New Zealand has one of the highest incidences of skin cancer worldwide, and the Cancer Society states that over 90% of skin cancer cases are sun related.
Here at Grace Hospital, in the sunny Bay of Plenty, we treat many patients each year for skin lesions that are cancerous. With one of the highest incidences of skin cancer worldwide, New Zealanders need to take notice of the warnings about skin cancer prevention.
There are three main types of skin cancer:
the most serious form of skin cancer, causing over two thirds of total skin cancer deaths.
Squamous cell carcinoma (SCC)
- easily treated if found early but can be fatal if left untreated.
Basal cell carcinoma (BCC)
- the most common and least dangerous skin cancer. BCC can be serious, requiring surgery if left untreated
Much research has been carried out looking into the causes and treatment of these lesions, but it’s fair to say that prevention where possible saves a lot of regret. Unfortunately New Zealanders have a very high risk of developing skin cancer due to the following factors:
- high levels of UV radiation in New Zealand during daylight savings months;
- low ozone levels over New Zealand;
- our outdoor lifestyle and tendency to ‘seek the sun'; and,
- a high proportion of people with fair skin.
The Cancer Society in New Zealand have promoted their Slip, Slop, Slap campaign for many years, and the manufacturers of sun screen products have increased the SPF rating on most products giving more protection, but the message seems to be only getting through to some New Zealanders, with many still not using any protection when outdoors.
It appears that genetics plays a part in whether someone will develop a cancerous skin lesion, however Professor David Whiteman, who is Head of the Cancer Control Laboratory, Coordinator of the Population Health Department and Coordinator of the Melanoma and Skin Cancer Research Centre at the QIMR Berghofer Medical Research Institute in Brisbane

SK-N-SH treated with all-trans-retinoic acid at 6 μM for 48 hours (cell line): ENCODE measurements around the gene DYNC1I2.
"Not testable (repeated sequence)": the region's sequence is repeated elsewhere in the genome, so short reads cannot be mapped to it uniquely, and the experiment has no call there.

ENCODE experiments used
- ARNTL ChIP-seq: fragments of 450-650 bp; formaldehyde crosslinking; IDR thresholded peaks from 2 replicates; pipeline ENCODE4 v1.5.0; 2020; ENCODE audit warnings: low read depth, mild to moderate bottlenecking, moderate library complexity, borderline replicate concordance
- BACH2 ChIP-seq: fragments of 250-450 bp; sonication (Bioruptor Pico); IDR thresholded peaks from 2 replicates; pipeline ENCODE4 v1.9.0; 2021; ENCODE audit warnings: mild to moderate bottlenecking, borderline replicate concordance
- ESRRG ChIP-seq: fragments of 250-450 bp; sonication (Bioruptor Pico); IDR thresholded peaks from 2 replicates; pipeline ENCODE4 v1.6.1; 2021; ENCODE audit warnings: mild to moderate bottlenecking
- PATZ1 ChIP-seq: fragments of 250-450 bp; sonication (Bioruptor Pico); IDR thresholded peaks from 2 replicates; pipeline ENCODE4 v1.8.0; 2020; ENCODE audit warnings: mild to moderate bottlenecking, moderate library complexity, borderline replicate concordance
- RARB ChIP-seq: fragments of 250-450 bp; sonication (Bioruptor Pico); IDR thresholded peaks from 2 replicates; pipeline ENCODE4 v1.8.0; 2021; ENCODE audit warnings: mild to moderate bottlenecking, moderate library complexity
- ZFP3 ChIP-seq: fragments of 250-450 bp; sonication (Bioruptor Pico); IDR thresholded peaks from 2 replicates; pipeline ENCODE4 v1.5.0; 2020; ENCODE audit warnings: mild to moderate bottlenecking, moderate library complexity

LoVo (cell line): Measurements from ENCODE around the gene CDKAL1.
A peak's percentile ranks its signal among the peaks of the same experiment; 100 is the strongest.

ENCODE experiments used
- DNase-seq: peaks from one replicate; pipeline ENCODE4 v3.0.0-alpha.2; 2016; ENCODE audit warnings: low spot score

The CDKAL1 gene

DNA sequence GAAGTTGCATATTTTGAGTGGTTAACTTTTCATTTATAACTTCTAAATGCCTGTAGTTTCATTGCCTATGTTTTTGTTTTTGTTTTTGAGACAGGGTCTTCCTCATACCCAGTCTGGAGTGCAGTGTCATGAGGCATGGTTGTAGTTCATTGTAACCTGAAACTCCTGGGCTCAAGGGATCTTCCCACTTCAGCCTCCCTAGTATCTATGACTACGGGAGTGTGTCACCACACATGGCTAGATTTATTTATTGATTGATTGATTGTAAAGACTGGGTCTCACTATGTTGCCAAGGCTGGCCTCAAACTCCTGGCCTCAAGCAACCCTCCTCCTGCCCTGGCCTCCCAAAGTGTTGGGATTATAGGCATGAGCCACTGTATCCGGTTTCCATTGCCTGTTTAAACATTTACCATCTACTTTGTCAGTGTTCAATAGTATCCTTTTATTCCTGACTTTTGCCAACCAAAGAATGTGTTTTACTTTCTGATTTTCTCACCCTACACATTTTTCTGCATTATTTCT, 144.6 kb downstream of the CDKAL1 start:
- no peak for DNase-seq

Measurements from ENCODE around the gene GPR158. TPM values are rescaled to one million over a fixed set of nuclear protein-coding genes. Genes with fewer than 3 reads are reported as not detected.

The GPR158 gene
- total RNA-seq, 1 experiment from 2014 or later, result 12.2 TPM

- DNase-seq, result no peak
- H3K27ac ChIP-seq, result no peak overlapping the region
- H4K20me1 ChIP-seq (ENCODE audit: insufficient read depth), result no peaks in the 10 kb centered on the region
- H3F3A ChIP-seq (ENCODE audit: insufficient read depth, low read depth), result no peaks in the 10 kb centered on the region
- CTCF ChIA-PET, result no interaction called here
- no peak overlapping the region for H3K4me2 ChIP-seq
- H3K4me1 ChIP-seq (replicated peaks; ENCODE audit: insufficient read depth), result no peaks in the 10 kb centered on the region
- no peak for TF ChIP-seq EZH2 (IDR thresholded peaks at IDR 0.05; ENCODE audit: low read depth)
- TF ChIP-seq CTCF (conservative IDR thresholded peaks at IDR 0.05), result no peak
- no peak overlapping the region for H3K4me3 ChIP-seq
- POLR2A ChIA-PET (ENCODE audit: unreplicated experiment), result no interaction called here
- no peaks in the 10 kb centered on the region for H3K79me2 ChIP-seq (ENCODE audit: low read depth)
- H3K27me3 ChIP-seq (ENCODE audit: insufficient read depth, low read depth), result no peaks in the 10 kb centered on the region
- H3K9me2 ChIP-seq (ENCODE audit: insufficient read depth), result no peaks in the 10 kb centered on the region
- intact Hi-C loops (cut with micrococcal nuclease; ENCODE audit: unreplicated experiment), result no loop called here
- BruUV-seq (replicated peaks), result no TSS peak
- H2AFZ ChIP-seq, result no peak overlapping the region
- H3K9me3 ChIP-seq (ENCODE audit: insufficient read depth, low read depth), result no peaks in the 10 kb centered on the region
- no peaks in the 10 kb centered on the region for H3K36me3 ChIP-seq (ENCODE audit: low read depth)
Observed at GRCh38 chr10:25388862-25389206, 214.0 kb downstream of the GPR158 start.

says even allowing for genetic factors, everyone with fair skin living in New Zealand is at high risk for melanoma – at least four times that of people who live in the UK or Europe to where most trace their ancestry.
“There’s very strong evolutionary selection in favour of darker skin in a sunny climate. Māori and Pacific people who have darker skin have a much lower genetic risk of developing melanoma because the melanin pigment in their skin is a very effective shield for UV radiation.” He says there’s also a lot of evidence that melanomas are the most “deranged” of tumours in terms of the number of mutations they have and that those mutations are characteristically UV-induced. “Fair skinned people who live in New Zealand who don’t develop melanoma are very fortunate because they clearly have some kind of ability to repair the sun’s damage.
“The bottom line is that the sun is potentially lethal for certain melanomas and everybody – particularly those with fair skin – needs to protect themselves from the sun.” The risk of developing melanoma is strongly related to a history of one or more sunburns in childhood or adolescence.
“We therefore have a responsibility as a society to minimise sun exposure for those who can’t protect themselves. For example, we need to make sure school children aren’t playing cricket or having swimming sports in the middle of a hot summer’s day.”
If you wish to know more about skin cancer prevention, please check the following link to the cancer Society’s website:
Thanks to the Cancer Society for the information contained in this article.